I walked into the theater with pretty low expectations. Especially after seeing the trailer for the movie which made me feel like it was going to be just another Transformers rip off. But after watching Real Steel, I can safely tell you that – this movie blows Transformers out of this world. Forget the Michael Bay disappointments we’ve been sitting through over the past few years. Real Steel does right everything that Transformers did wrong, and then offers some more. But most importantly; it has heart.
It is the year 2020, and Real Steel tells the story of a washed-up boxer, Charlie (Hugh Jackman) who is broke as hell and on the run from debt collectors. In order to make money, he takes part in robot fights but unfortunately for him, he never seems to win. His luck turns around when his son, Max (Dakota Goyo), has to spend the summer holiday with him and they stumble upon an old-generation robot from a scrap yard.
Real Steel might be a movie for the whole family, but that doesn’t mean it should be written-off on that premise. Sure there are moments that are borderline-cheesy, and a number of questionable scenes, but all in all, it was thoroughly enjoyable. The movie is mainly focused on Charlie and Max; how a father tries to salvage an estranged relationship with his son. Hugh Jackman is great as Charlie Kenton, an asshole of a father who would rather run from responsibility than face the music. Dakota Goyo (young Thor in Thor) plays Max Kenton, a kid who’s just as stubborn as his father, but with more optimism and courage.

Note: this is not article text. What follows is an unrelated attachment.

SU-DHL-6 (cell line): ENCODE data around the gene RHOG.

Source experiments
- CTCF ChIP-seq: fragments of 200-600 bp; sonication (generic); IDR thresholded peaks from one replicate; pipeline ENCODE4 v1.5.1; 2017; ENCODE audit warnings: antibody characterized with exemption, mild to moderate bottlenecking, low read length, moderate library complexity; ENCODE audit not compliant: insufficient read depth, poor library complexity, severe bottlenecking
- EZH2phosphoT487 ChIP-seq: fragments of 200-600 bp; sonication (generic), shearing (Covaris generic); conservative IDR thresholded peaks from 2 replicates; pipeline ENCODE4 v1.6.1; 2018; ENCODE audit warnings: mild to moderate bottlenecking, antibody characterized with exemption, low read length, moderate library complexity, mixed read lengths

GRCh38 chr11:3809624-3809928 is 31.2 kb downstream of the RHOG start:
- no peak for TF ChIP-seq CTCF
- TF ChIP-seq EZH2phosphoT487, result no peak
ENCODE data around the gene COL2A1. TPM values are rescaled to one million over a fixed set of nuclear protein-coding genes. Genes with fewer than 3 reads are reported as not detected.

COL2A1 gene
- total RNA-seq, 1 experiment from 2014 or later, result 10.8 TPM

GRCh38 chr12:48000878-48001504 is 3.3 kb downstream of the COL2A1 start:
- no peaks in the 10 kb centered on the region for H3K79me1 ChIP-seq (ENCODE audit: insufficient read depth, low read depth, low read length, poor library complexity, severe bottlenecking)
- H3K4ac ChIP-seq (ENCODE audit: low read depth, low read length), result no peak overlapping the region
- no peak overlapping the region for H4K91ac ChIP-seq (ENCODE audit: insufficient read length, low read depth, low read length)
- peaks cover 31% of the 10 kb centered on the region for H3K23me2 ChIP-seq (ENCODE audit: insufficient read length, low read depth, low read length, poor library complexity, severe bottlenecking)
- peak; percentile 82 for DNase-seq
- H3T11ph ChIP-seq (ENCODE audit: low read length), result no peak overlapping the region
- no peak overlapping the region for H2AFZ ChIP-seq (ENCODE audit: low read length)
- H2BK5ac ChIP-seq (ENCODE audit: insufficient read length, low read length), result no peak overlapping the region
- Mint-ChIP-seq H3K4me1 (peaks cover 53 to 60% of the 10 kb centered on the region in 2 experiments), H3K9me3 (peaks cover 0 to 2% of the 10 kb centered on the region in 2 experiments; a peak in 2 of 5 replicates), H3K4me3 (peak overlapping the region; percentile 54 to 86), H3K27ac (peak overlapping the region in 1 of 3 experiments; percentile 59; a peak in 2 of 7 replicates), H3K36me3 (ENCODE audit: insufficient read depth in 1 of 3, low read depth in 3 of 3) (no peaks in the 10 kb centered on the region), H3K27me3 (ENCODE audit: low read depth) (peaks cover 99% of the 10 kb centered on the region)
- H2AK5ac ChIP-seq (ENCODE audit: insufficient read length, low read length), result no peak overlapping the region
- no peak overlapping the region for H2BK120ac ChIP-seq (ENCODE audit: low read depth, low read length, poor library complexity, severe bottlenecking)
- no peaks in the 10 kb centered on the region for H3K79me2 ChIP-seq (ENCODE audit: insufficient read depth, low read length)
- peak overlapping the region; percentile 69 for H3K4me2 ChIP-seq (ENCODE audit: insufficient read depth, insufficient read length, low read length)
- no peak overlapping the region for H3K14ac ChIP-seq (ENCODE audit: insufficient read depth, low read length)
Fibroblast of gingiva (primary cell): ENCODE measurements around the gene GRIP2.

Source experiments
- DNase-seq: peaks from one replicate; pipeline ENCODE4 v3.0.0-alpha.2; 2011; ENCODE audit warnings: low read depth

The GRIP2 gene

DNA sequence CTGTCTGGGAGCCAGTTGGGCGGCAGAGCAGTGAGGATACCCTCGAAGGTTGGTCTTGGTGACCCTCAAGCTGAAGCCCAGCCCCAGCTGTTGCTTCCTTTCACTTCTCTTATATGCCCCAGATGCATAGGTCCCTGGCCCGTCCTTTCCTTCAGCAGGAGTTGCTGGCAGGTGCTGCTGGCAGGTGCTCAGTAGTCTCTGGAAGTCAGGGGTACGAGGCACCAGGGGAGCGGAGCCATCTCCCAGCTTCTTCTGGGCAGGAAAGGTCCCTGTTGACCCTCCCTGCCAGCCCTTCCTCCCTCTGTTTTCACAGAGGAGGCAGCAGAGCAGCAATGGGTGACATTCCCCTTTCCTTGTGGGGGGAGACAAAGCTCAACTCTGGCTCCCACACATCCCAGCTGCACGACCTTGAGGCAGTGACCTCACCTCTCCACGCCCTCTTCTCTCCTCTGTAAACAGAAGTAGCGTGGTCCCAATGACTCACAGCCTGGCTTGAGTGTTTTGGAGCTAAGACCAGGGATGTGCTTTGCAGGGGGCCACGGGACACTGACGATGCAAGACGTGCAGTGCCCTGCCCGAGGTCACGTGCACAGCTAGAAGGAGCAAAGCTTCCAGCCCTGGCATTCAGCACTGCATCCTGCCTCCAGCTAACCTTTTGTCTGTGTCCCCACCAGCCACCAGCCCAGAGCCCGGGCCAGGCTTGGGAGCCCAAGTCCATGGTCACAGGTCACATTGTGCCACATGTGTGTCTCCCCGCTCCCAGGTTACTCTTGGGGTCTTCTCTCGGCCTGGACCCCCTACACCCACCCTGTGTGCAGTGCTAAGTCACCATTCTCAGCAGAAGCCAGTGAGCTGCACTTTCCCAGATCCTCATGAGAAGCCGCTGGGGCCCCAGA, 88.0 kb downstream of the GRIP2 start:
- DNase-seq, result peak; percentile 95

The bad guys are one-dimensional stereotypes, but hey – they serve their purpose in the movie though I felt that the debt collectors did a better job of being “evil” than the main antagonists. Evangeline Lilly plays a minor role as Hugh Jackman’s love interest, but she’s pretty much just there for us to give our eyes a break from testosterone-filled, raging men and fighting giant robots.
Special effects in the movie are great. The robots look pretty realistic (in the sense that they could actually be built from parts found on this planet) and in some scenes it’s impossible to tell if they’re real or computer generated – yes, they did in fact build four of the robots that were used in the movie (according to the production notes). With Sugar Ray Leonard serving as boxing consultant and Jackman’s trainer for the movie, Robert Zemeckis and Steven Spielberg as executive producers; Shawn Levy (director) was in very capable hands for this project.
It seems like you can’t go wrong with fight movies these days. After the recent string of amazing fight movies over the past year (The Fighter and Warrior come to mind), we can add one more to the list. Real Steel might not be realistic or as gritty as the aforementioned movies, but for a movie about robots fighting – it surprisingly delivers a powerful punch. Definitely a movie to catch in the cinemas when it starts showing. Real Steel gets 8/10.